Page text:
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Syria warplane hits Damascus as rebels say killed general

A general view shows destruction in the Suleiman al-Halabi nieghbourhood, now under full army control according to state media, in the northern Syrian city of Aleppo on October 30, 2012. AFP PHOTO / STR

DAMASCUS: A Syrian fighter jet hit targets inside Damascus for the first time on Tuesday, a watchdog said, as air strikes pounded rebel bastions around the country and an air force general was shot dead.

The warplane dropped four bombs on the east Damascus neighbourhood of Jobar, near the opposition-held suburb of Zamalka, where rebel fighters were locked in fierce clashes with the army, the Syrian Observatory for Human Rights said.

There were no immediate reports of casualties.

Only helicopter gunships had previously been used to strafe areas inside the capital, said Observatory director Rami Abdel Rahman.

AFP correspondents reported that the bombing run was heard across the capital.

The strike, and more raids around the country, came as Syrian rebels claimed responsibility for the killing in Damascus of an air force general.

State television said the general, Abdullah Mahmud al-Khalidi, was killed in the north Damascus district of Rukn al-Din, but gave no further details.

The general was was shot dead on Monday evening as he left a friend's home, a security source in Damascus told AFP on condition of anonymity.

In a statement posted on the Internet, the rebel Free Syrian Army (FSA) said it had killed Khalidi, who it said was in charge of training, along with an air force intelligence officer.

The government has intensified air strikes against rebel-held areas in recent days, with more than 60 raids on Monday, the most in a single day so far, the Observatory said.

On Tuesday, air strikes hit rebel bastions around Damascus including the town of Douma, where the Observatory said large numbers of people were killed or wounded.

The northwestern town of Maaret al-Numan, seized by rebels earlier this month, was also hit, with seven civilians killed, including four children, it said.

The army has been battling rebels for weeks for control of the town, which is on a key supply route between Damascus and the northern city of Aleppo.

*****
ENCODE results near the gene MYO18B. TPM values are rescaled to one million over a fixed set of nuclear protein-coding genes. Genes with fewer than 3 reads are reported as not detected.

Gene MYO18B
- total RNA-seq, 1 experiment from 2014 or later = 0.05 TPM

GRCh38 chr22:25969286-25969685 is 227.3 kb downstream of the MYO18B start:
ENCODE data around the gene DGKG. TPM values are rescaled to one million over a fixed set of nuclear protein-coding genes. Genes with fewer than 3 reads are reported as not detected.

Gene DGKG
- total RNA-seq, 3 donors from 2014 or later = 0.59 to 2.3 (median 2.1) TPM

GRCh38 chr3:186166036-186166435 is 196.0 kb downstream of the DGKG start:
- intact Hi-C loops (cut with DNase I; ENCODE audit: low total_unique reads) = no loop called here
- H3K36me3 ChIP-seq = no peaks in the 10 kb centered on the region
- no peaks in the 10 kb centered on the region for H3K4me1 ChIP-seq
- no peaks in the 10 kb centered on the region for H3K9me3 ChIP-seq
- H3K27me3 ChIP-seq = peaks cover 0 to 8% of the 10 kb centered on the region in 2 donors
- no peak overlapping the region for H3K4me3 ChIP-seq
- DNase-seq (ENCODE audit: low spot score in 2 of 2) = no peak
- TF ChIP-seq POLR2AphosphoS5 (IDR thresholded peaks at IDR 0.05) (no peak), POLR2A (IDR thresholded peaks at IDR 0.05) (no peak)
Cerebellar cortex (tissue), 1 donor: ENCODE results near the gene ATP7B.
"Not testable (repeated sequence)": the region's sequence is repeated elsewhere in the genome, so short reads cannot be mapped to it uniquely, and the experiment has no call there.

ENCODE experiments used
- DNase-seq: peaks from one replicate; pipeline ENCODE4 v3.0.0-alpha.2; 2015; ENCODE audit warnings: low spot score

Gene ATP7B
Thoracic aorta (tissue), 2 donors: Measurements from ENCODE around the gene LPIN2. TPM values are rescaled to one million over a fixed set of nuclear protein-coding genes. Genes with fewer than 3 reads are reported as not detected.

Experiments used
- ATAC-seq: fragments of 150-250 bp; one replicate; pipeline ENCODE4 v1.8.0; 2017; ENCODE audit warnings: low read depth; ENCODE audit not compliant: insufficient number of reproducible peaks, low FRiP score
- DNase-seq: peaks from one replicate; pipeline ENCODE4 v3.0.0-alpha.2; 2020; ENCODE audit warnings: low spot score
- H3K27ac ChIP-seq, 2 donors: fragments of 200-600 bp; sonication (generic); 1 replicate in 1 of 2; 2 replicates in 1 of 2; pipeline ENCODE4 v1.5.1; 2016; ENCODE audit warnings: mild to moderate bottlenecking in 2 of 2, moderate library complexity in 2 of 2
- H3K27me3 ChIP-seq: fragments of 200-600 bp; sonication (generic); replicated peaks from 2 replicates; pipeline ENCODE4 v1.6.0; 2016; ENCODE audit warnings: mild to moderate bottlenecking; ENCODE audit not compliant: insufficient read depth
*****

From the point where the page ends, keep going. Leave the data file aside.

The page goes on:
Tuesday also saw clashes between rebels and troops backed by Palestinian fighters at the Yarmuk refugee camp, home to 148,500 Palestinians on the edge of the capital.

Anwar Raja, spokesman for the pro-Damascus Popular Front for the Liberation of Palestine-General Command, said its forces clashed for about an hour with rebels trying to infiltrate the camp but that there were no casualties.

There are more than 510,000 Palestinian refugees living in Syria, and their leadership is largely supportive of President Bashar al-Assad's regime.

At least 36 people, including 22 civilians, were killed in fighting on Tuesday, the Observatory said.

With international envoy Lakhdar Brahimi due in China in a bid to revive peace efforts, Qatari Prime Minister Sheikh Hamad bin Jassem al-Thani, a vocal supporter of arming the rebels, said the international community's failure to halt the fighting was making it complicit in the violence.

"What is happening in Syria is not a civil war but a war of extermination against the Syrian people," he told Al-Jazeera television.

The war, he charged, was being waged "with a licence to kill, endorsed firstly by the Syrian government and secondly by the international community."

On the first day after the Eid al-Adha Muslim holiday, which saw a ceasefire bid collapse in the face of renewed clashes, car bombings and air strikes, the Observatory said more than 500 people had died in fighting over its four days.

Brahimi was to travel to China from Russia. Both are historic Damascus allies and have repeatedly blocked tough UN Security Council action against Assad's government.

Diplomats say the UN-Arab League envoy is to present the council with new proposals in November following the two visits.

The uprising, which began in March 2011 as a peaceful protest movement, has escalated into an armed insurgency. More than than 35,000 people have died according to the Observatory, at least 20,000 according to the UN.

Most of the rebels are members of Syria's Sunni Muslim majority. Assad's government is dominated by his Alawite minority.

 

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